-|''​eval'' ​ |Depends. Often code can be restructured to use better alternatives. ​ |''​eval''​ is thrown in here for good measure, as sadly it is so often misused that any use of ''​eval''​ (even the rare clever one) is immediately dismissed as wrong by experts, and among the most immediate solutions abused by beginners. In reality, there are correct ways to use ''​eval'',​ and even cases in which it's necessary, even in sophisticated shells like Bash and Ksh. ''​eval''​ is unusual in that it is less frequently appropriate in more feature-rich shells than in more minimal shells like Dash, where it is used to compensate for more limitations. If you find yourself needing ''​eval''​ too frequently, it might be a sign that you're either better off using a different language entirely, or trying to borrow an idiom from some other paradigm that isn't well suited to the shell language. By the same token, there are some cases in which working too hard to avoid ''​eval''​ ends up adding a lot of complexity and sacrificing all portability. ​Basically, don't substitute a clever ''​eval''​ for something ​else that's a bit "too clever",​ just to avoid the ''​eval'', ​while still taking ​reasonable measures to avoid it where it is sensible to do so. See: [[commands:​builtin:​eval]] and [[http://​mywiki.wooledge.org/​BashFAQ/​048 | Eval command and security issues]]. |+|''​eval'' ​ |Depends. Often code can be restructured to use better alternatives. ​ |''​eval''​ is thrown in here for good measure, as sadly it is so often misused that any use of ''​eval''​ (even the rare clever one) is immediately dismissed as wrong by experts, and among the most immediate solutions abused by beginners. In reality, there are correct ways to use ''​eval'',​ and even cases in which it's necessary, even in sophisticated shells like Bash and Ksh. ''​eval''​ is unusual in that it is less frequently appropriate in more feature-rich shells than in more minimal shells like Dash, where it is used to compensate for more limitations. If you find yourself needing ''​eval''​ too frequently, it might be a sign that you're either better off using a different language entirely, or trying to borrow an idiom from some other paradigm that isn't well suited to the shell language. By the same token, there are some cases in which working too hard to avoid ''​eval''​ ends up adding a lot of complexity and sacrificing all portability. ​Don't substitute a clever ''​eval''​ for something that's a bit "too clever",​ just to avoid the ''​eval'', ​yet, take reasonable measures to avoid it where it is sensible to do so. See: [[commands:​builtin:​eval]] and [[http://​mywiki.wooledge.org/​BashFAQ/​048 | Eval command and security issues]]. |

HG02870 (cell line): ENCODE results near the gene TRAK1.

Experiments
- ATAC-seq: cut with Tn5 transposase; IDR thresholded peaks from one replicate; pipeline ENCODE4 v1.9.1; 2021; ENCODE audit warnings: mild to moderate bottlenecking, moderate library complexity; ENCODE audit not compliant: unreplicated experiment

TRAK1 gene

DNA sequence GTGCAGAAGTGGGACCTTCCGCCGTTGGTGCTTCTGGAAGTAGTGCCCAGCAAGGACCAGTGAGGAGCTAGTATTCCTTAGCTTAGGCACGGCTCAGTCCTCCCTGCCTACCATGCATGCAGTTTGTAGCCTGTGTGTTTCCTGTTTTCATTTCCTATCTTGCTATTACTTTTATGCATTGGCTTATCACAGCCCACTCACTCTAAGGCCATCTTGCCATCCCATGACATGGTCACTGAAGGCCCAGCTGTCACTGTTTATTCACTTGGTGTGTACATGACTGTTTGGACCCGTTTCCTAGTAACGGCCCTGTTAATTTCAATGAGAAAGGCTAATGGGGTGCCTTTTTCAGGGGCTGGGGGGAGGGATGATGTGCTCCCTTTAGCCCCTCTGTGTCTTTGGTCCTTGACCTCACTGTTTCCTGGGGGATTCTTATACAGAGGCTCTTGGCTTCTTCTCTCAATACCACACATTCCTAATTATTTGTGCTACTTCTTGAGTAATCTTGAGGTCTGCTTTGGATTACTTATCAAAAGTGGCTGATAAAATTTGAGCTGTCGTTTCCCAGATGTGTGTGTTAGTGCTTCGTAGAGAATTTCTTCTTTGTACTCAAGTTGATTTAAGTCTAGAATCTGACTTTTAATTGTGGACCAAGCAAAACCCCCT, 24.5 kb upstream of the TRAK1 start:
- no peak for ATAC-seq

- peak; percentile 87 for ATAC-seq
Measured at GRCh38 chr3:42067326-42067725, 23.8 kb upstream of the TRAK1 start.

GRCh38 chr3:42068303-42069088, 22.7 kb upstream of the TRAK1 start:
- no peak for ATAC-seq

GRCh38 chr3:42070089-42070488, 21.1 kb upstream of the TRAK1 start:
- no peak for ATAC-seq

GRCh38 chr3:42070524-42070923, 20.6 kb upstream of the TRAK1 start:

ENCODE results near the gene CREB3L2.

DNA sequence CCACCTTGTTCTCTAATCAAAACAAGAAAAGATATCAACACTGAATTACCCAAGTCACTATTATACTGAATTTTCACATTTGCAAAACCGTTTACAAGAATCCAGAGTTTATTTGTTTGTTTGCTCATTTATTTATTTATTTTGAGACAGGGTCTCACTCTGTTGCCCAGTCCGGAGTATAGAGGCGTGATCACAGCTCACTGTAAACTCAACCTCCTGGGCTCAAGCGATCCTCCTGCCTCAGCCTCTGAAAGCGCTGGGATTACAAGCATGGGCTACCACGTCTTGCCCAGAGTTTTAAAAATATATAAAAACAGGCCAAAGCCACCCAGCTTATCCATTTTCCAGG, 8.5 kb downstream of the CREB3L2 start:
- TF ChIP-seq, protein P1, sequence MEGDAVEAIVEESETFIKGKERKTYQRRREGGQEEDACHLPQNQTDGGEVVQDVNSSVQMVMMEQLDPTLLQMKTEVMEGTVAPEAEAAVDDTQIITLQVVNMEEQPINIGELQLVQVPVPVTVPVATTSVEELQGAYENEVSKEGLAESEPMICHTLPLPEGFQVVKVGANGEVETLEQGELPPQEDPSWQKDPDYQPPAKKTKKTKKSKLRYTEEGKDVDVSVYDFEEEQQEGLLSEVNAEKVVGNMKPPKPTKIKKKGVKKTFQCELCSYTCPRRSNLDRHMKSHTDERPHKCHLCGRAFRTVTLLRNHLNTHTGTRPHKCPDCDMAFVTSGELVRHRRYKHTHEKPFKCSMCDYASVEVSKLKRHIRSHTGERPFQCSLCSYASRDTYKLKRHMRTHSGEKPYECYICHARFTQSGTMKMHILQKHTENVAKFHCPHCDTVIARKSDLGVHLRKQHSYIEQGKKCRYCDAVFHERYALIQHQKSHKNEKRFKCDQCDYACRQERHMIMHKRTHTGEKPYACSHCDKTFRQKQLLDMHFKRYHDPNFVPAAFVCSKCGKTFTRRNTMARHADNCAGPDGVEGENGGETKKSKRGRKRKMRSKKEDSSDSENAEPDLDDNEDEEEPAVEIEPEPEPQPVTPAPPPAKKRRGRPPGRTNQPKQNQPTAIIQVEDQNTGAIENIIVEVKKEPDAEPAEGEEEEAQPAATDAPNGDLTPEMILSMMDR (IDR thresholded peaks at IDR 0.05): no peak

===== See also ===== ===== See also =====
  • scripting/obsolete.txt
  • Last modified: 2019/08/30 16:01
  • by ersen